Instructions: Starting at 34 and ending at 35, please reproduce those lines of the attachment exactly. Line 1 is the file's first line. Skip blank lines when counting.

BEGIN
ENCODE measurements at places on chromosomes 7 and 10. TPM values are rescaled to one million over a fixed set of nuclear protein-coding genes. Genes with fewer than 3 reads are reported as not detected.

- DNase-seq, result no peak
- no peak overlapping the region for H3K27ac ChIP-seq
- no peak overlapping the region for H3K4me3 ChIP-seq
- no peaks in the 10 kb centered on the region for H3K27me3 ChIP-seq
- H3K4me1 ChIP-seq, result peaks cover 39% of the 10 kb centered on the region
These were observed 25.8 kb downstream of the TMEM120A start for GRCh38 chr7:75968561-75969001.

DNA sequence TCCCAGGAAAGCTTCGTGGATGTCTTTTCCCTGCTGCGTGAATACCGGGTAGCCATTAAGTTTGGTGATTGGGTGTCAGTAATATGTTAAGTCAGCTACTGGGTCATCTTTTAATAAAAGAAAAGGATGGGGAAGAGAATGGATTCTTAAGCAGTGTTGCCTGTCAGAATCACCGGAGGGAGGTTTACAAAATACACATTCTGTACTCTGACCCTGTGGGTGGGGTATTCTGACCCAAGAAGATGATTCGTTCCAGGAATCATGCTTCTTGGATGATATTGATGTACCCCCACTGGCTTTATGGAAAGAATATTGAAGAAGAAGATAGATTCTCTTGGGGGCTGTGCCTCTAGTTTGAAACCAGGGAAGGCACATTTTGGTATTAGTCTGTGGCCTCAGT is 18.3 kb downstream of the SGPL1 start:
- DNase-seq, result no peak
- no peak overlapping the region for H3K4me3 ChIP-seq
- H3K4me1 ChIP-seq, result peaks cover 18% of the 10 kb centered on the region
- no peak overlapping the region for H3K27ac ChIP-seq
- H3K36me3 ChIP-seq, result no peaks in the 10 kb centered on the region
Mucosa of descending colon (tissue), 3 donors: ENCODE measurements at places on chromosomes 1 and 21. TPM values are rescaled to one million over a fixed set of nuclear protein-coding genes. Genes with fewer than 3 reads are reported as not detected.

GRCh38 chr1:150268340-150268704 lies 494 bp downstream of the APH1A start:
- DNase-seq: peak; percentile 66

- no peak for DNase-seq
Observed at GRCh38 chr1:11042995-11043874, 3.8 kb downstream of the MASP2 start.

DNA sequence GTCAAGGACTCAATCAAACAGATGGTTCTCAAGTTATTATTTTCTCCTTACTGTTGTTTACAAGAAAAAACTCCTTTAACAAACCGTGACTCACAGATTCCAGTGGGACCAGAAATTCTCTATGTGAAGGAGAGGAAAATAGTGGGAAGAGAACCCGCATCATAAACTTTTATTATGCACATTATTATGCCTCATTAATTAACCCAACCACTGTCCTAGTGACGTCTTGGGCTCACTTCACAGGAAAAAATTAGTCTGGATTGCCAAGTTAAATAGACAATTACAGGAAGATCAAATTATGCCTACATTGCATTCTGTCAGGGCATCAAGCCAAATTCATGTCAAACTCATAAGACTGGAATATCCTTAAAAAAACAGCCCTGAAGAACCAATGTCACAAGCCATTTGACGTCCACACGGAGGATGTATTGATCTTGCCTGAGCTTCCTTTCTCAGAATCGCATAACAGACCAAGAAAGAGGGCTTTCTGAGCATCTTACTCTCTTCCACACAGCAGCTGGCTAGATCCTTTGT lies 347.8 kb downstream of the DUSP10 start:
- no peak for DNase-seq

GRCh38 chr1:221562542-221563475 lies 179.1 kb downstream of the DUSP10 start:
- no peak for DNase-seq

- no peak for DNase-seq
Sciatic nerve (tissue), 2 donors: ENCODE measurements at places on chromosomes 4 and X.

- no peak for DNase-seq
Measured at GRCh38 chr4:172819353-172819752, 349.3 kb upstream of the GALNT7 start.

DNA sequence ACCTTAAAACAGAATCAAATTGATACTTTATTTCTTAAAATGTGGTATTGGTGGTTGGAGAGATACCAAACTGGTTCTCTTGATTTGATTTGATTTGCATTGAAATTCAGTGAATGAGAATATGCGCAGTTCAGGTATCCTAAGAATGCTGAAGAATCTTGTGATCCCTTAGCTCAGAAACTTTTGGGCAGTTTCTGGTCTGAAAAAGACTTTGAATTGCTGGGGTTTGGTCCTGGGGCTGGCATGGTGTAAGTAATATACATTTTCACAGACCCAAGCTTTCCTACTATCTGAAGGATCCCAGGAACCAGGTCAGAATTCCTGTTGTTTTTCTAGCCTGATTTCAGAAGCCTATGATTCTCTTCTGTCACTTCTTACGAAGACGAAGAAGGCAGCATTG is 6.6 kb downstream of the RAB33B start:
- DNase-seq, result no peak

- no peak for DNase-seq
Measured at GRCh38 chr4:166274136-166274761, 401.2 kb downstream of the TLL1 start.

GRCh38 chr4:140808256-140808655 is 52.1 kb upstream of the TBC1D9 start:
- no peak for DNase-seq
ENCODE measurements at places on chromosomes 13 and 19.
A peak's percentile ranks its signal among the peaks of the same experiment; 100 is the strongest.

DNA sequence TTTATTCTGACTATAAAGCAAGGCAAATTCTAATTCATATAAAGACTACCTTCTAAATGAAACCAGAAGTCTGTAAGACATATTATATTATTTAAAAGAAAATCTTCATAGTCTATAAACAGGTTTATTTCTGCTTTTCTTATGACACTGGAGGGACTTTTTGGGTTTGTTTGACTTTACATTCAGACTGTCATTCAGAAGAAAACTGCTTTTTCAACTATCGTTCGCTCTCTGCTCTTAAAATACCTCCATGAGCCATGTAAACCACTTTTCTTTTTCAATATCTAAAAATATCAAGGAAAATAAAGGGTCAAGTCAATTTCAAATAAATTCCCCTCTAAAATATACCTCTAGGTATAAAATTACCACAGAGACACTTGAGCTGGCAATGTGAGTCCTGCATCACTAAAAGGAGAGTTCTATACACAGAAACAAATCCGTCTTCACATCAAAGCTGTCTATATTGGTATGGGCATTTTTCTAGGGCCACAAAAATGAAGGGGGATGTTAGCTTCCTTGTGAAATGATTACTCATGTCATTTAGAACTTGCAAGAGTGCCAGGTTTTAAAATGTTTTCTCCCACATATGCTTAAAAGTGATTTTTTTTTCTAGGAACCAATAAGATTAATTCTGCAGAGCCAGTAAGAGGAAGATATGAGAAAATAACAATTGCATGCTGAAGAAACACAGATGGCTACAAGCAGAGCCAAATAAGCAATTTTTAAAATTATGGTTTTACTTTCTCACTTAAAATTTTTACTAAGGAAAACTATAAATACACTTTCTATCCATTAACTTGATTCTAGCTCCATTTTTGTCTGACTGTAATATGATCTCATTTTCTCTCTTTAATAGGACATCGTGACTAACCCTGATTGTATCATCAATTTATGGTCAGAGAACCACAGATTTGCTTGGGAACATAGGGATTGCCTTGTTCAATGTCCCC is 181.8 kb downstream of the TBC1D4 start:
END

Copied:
A peak's percentile ranks its signal among the peaks of the same experiment; 100 is the strongest.

DNA sequence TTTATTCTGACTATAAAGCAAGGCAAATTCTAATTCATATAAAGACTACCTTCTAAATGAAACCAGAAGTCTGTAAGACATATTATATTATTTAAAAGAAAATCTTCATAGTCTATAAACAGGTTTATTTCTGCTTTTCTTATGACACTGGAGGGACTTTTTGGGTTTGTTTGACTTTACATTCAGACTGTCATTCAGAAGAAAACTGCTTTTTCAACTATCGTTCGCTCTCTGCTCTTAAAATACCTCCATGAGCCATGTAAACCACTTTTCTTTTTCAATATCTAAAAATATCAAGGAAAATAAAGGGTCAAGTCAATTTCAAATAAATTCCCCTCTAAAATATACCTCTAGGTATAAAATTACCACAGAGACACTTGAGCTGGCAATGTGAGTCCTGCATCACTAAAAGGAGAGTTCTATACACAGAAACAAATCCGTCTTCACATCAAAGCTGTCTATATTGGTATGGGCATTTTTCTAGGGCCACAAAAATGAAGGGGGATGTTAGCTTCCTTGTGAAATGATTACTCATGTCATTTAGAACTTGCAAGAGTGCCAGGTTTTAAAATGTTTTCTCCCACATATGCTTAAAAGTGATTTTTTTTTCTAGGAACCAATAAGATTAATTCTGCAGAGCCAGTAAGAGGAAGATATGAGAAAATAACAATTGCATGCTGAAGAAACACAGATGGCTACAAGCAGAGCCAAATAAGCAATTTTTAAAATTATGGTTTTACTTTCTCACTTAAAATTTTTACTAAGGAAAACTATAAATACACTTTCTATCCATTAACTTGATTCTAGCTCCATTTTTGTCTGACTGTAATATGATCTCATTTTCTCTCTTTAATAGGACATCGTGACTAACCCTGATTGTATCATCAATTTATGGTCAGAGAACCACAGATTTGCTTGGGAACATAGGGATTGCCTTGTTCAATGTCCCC is 181.8 kb downstream of the TBC1D4 start: